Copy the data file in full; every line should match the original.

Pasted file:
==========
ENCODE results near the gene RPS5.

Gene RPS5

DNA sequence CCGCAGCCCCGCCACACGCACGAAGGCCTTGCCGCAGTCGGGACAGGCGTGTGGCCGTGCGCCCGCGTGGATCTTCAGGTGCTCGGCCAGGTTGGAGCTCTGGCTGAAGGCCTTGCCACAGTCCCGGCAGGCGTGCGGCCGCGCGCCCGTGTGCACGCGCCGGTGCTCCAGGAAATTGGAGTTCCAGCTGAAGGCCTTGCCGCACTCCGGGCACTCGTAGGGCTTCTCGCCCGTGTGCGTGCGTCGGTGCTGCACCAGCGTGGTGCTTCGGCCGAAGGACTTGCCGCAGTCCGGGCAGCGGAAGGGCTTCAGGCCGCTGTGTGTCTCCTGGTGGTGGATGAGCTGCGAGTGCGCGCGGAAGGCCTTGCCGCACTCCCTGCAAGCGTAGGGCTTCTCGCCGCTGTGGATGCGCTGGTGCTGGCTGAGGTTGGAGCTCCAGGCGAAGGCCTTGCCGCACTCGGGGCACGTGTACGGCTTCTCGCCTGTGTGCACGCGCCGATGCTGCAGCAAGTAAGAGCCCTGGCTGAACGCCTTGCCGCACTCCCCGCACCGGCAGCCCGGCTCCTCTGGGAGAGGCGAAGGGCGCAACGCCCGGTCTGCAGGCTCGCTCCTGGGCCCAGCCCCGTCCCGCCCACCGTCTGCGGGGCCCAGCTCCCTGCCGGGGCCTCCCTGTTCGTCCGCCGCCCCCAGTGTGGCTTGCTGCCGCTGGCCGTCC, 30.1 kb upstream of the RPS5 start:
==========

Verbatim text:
ENCODE results near the gene RPS5.

Gene RPS5

DNA sequence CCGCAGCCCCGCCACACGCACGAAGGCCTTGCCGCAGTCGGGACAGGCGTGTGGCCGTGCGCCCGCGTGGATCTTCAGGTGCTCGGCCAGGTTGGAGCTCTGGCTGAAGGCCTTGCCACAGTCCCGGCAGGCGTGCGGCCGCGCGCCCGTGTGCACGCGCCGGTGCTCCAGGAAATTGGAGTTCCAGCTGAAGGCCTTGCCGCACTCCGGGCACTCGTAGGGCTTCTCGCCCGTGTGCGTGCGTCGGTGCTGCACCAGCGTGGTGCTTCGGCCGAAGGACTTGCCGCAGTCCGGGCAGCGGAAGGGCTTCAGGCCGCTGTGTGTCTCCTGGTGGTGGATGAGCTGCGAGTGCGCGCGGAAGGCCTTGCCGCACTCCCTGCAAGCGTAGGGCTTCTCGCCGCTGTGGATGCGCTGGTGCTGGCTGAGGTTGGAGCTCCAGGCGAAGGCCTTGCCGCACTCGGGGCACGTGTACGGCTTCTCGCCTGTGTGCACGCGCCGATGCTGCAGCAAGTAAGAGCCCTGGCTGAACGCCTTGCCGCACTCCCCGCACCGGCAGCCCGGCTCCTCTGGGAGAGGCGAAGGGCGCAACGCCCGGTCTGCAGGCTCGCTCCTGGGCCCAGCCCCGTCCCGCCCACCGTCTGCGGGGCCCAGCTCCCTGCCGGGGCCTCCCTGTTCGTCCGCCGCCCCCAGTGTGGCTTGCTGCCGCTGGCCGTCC, 30.1 kb upstream of the RPS5 start: